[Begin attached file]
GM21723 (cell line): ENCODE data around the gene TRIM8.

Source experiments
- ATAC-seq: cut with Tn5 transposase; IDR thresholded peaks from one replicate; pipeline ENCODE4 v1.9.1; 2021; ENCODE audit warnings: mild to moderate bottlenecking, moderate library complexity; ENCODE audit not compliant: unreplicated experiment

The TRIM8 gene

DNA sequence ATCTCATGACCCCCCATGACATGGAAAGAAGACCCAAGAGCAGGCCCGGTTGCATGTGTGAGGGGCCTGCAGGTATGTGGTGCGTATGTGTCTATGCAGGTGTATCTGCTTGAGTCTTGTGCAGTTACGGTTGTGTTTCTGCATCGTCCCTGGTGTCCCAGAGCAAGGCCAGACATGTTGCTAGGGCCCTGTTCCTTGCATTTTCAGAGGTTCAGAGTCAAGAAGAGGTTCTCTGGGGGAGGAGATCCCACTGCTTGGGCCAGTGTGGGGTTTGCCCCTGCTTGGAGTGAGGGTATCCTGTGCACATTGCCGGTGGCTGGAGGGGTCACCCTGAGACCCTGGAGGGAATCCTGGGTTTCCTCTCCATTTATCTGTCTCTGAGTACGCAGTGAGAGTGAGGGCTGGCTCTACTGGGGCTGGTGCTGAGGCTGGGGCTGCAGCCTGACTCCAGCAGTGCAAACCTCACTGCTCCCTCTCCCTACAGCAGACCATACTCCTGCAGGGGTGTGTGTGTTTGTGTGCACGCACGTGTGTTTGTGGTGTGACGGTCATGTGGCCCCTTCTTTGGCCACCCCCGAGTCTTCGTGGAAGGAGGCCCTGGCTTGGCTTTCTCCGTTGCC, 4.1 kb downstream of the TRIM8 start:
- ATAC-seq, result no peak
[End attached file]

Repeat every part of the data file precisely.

GM21723 (cell line): ENCODE data around the gene TRIM8.

Source experiments
- ATAC-seq: cut with Tn5 transposase; IDR thresholded peaks from one replicate; pipeline ENCODE4 v1.9.1; 2021; ENCODE audit warnings: mild to moderate bottlenecking, moderate library complexity; ENCODE audit not compliant: unreplicated experiment

The TRIM8 gene

DNA sequence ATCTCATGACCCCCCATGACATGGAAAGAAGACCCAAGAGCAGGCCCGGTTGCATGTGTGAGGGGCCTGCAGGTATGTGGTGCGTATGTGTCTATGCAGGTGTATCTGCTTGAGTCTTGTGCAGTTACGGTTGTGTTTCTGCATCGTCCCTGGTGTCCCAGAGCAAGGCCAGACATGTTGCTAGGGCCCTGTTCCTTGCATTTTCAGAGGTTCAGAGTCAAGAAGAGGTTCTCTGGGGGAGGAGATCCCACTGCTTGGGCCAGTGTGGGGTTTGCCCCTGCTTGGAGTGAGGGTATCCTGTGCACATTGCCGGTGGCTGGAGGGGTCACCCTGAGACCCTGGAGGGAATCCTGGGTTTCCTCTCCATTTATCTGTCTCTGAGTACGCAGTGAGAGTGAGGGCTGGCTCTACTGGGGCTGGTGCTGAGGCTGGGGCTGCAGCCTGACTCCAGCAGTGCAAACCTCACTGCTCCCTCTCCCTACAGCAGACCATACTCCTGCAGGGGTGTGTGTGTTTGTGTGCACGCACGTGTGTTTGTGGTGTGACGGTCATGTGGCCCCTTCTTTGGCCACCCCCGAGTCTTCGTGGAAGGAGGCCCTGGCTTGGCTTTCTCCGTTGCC, 4.1 kb downstream of the TRIM8 start:
- ATAC-seq, result no peak